Weekend Breaks: What Did the Etruscans Ever Do for Us? ; They Painted, Carved, and Built, Creating Amazing Decor with Themes That Were Wildly Erotic. and They Did It All Hundreds of Years before the Romans Got Their Act Together. Michael Church's Eyes Are Opened as He Ventures into Deepest Etruria
Church, Michael, The Independent on Sunday (London, England)
It's a hot summer night in Marta and the dark streets by the waterfront are full of expectant chatter. Any time now, the patron saint will arrive on the waves and the whole town is ready to receive her. Correction: we should have said half the town, not the whole of it, because in this corner of peasant Etruria the Catholic- Communist divide still cuts like a knife.
Little girls with white wings sprouting from their shoulders are escorted by middle-aged nuns in uncharacteristically expansive mood; small boys try their strength hoisting their fathers' giant lanterns; the band tunes up with a tremendous din.
"Precisely when and where will she hit land?" we ask three old men at their cafe table. Three contemptuous shrugs - they have no idea. Finally a boat covered with fairy lights appears in the blackness, and to ecstatic cries of "Che bellezza!" the saint is shouldered ashore. Then, with the Catholic half of town - including young dads pushing empty prams in the hope of their being filled by divine intervention - we follow her stately progress through the streets, endlessly repeating the same devotional chant to the strains of the band. And strain is the word, because though it keeps the rhythm, the band has a problem with pitch. When the bishop has given his blessing and the ritual is over, the band plays us home with "My Way", each player defiantly doing just that.
Marta is one of the medieval towns ringing Lake Bolsena, the inland sea - replete with fish - which is the focus for this blissful region untouched by tourism. Tuscania may be another of those towns, but Tuscany - as we now understand the word - lies 50 miles to the north: Etruria, home of the Etruscans, is a world apart. Etruscan Places was the encomium D H Lawrence was busy writing when he died: for him, the Romans were the Prussians of antiquity, who ground underfoot the ancient flower of Etruria. He loved the shining muscularity of the Etruscans' paintings, and the amoral innocence of their "obscene" sexual images: from 700-300BC, these settlers from Asia Minor had lived as he thought we all should live. Their civilisation was closer to the Greek than the Roman, but from the evidence of their tombs, which is all we have to go on, it had a gutsy vitality all its own.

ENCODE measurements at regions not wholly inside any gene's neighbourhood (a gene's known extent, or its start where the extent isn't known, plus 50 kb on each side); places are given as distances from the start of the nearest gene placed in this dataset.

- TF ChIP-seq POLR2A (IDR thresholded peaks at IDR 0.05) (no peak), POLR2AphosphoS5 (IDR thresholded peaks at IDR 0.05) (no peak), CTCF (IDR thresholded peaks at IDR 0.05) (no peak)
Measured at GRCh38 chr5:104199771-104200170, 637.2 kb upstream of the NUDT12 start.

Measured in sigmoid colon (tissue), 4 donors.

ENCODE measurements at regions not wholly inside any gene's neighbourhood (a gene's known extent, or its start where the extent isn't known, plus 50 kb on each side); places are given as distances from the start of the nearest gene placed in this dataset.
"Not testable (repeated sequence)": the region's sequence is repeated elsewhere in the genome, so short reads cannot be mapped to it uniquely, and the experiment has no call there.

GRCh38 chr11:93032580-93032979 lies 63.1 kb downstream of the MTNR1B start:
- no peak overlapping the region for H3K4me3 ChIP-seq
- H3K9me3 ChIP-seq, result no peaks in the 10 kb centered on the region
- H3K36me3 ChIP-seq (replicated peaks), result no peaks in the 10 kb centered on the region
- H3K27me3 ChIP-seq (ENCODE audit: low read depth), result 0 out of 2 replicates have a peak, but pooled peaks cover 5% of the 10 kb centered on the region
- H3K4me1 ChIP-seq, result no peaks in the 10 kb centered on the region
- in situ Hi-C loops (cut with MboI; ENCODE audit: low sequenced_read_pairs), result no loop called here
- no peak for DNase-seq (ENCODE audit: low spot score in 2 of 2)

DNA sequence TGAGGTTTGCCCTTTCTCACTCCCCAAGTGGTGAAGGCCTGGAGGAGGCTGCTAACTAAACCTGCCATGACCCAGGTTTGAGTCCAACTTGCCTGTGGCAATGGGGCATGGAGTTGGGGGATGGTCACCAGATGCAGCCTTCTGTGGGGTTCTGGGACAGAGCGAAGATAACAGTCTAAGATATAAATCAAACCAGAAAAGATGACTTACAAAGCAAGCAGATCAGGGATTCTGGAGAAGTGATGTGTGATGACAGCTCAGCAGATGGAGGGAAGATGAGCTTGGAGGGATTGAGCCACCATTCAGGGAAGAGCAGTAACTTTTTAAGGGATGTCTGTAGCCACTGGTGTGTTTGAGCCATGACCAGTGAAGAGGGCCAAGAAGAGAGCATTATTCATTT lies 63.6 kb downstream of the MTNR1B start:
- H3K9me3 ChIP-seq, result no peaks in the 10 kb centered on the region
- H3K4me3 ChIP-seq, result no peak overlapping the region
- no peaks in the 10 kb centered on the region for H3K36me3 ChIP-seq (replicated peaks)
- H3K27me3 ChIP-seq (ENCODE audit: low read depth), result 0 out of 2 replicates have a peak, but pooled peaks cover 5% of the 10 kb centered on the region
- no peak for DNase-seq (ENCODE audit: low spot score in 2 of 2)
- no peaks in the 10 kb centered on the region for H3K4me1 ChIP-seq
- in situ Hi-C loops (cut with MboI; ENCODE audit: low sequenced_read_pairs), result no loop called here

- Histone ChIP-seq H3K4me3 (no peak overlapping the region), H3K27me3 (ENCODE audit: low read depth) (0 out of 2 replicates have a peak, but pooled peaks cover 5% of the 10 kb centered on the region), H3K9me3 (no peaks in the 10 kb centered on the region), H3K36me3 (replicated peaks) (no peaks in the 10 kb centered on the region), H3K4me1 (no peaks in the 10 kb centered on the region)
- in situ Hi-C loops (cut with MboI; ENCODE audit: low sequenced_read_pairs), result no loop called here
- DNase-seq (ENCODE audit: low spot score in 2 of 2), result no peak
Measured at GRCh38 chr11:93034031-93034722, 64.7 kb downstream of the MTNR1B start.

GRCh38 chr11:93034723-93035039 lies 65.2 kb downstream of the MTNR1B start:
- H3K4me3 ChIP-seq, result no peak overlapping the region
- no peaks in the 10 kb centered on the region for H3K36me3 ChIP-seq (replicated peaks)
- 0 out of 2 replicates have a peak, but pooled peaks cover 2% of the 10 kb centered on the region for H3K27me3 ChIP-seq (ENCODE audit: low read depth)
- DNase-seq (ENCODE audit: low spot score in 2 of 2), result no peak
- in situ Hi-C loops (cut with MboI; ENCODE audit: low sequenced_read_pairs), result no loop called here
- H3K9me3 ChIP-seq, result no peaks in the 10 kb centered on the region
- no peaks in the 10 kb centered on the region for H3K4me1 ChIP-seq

And everywhere you stumble on their tracks. Visiting medieval Tuscania with its magnificent Romanesque churches, we meet a young farmer called Lorenzo Caponetti who insists that we refer to this as the New Town. The old one is to be found on his farm in a nearby valley, as he shows us: when the eye gets used to decoding the scrubby contours, every mound and hillock is revealed as a tomb, and of the 2,000 in this necropolis, 1,850 are still to be excavated. He shows us shards left by medieval inhabitants who adapted these dead- houses for living use; he points out the stones of the Via Clodia along which passed Charlemagne, Francis of Assisi, and Dante. The universities of Rome and Oregon are soon to do a dig, but the larger question of how to open it all to the public, as opposed to Caponetti's bed-and-breakfast guests, remains unanswered. His family owns the surface, but the subsoil belongs to us all. One thing leads to another: go down the road and talk to Walter Maioli, says Caponetti, and suddenly we're magically close to those Etruscans. For Maioli is an ethno- musicologist who has recreated the Etruscans' musical instruments - their lyres, flutes, tambourines and drums. He and his daughter, Luce, perform on these as though they've stepped out of the paintings and carvings which are their source-material. Moreover, they've just released a CD, The Etruscan Flutes (www.soundcenter.it). The sound-world it evokes is haunting.
Time now to get a fix on the pristine beauty of these vaults hewn out of the rock: time to visit Tarquinia. Overlooking the Tyrrhenian Sea, this city with its square defensive towers looks like a medieval New York, and the hill above is dotted with military-style bunkers. …